Leadership failure Ghana’s bane — Alhassan Andani, Frank Adu Jnr
Two former banking executives, Alhassan Andani and Frank Adu Jnr, have labelled the country as a nation in crisis due to what they described as systematic leadership failures and structural deficiencies over the years.
For Mr Adu Jnr, a former Managing Director of CAL Bank, the country had always had a leadership problem, which, he said, had plagued its development for many years.
“We have not had leaders, but rather rulers.
Leaders provide a vision to galvanise the people to follow and achieve that vision.
“In my 61 years, I don’t think that I have come across in this country a leader with a vision who has mobilised the resources and human capital to drive this nation forward,” he said.
Mr Andani, also a former Managing Director of Stanbic Bank Ghana, said the country had failed to fashion a systematic plan that would address the structural problems affecting economic growth.
“Malaysia and Singapore took some of their early development plan from Ghana.
If we compare where they are and what we are doing today, then we are a nation in crisis.
“In Ghana, we spend too much time talking about economics instead of doing economics,” he said.
Messrs Andani and Adu Jnr, both old students of Achimota School, made the comments as panellists of a lecture organised by Old Achimotans in Accra last Thursday evening.
A Professor of Economics at New York University, Prof. Yaw Nyarko, delivered the lecture on the theme: “Ghana - A Country in Crisis: Defining a New Economic Direction”.
The annual thought leadership lecture attracted many notable old Achimotans, including legal luminary and statesman, Nana Dr S. K. B. Asante, who is also the Paramount Chief of Asante Asokore.
Sharing more thoughts on leadership, Mr Adu Jnr said the two major political parties — New Patriotic Party (NPP) and National Democratic Congress (NDC) — had come to the realisation that they would always be in power at some point.
In view of that, he said, they had become what he described as “laws unto themselves”.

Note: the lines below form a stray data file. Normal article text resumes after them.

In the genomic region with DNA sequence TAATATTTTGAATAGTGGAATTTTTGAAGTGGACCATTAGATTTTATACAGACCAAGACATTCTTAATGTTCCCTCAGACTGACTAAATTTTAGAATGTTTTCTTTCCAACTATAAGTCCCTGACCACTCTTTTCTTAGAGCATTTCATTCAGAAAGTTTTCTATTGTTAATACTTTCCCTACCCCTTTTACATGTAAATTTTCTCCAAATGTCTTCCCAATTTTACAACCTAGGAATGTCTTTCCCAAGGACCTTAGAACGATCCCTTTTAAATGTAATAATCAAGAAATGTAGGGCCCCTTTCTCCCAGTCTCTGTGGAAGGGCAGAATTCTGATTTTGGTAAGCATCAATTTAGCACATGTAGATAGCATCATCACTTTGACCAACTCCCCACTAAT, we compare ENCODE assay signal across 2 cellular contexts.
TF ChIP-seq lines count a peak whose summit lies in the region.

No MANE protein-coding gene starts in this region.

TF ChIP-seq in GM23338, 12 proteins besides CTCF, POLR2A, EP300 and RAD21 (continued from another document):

“We have politicians calling themselves leaders, who think of themselves first, family second, party third and if we are lucky, the nation fourth.
If we do not fix our governance structure, this country will not work,” he said.
Mr Andani said some people give political power to politicians not because of development, a situation which had emboldened politicians to underperform.
“We give them the power for every other reason other than development.
We give them the power because we speak the same language with them, because we go to the same church or mosque with them or because they come from our area.
“We must change the reason why we give the politicians power to push them to build strong, independent and powerful institutions that would hold them accountable and seek the interest of the country,” he said.
On how to further improve economic growth, Prof. Nyarko said there was the need for the government to allow the private sector the space to grow and take charge of the country’s economic development with support from state institutions.
“Government should not be choosing who should not be winners; it should set the framework and allow the very good people of Ghana to decide what to do to grow the economy,” he said.
Mr Andani said the country must adopt a system of effective self-regulation or else it would continue to face further challenges.
“Another thing about us is that we do not like hard work.
We are not patient; everybody is looking for shortcuts for quick money,” he said.
For Mr Adu Jnr, the government must make a conscious and deliberate effort to allow industries to grow and develop a value chain for the country’s natural resources.
He also called for the abolition of multi-party democracy which had bred the winner-takes-all phenomenon, and rather adopt real representative democracy with emphasis on a national development plan.
“We must have a single national development plan, where a President cannot change it but rather come to power to execute,” he said.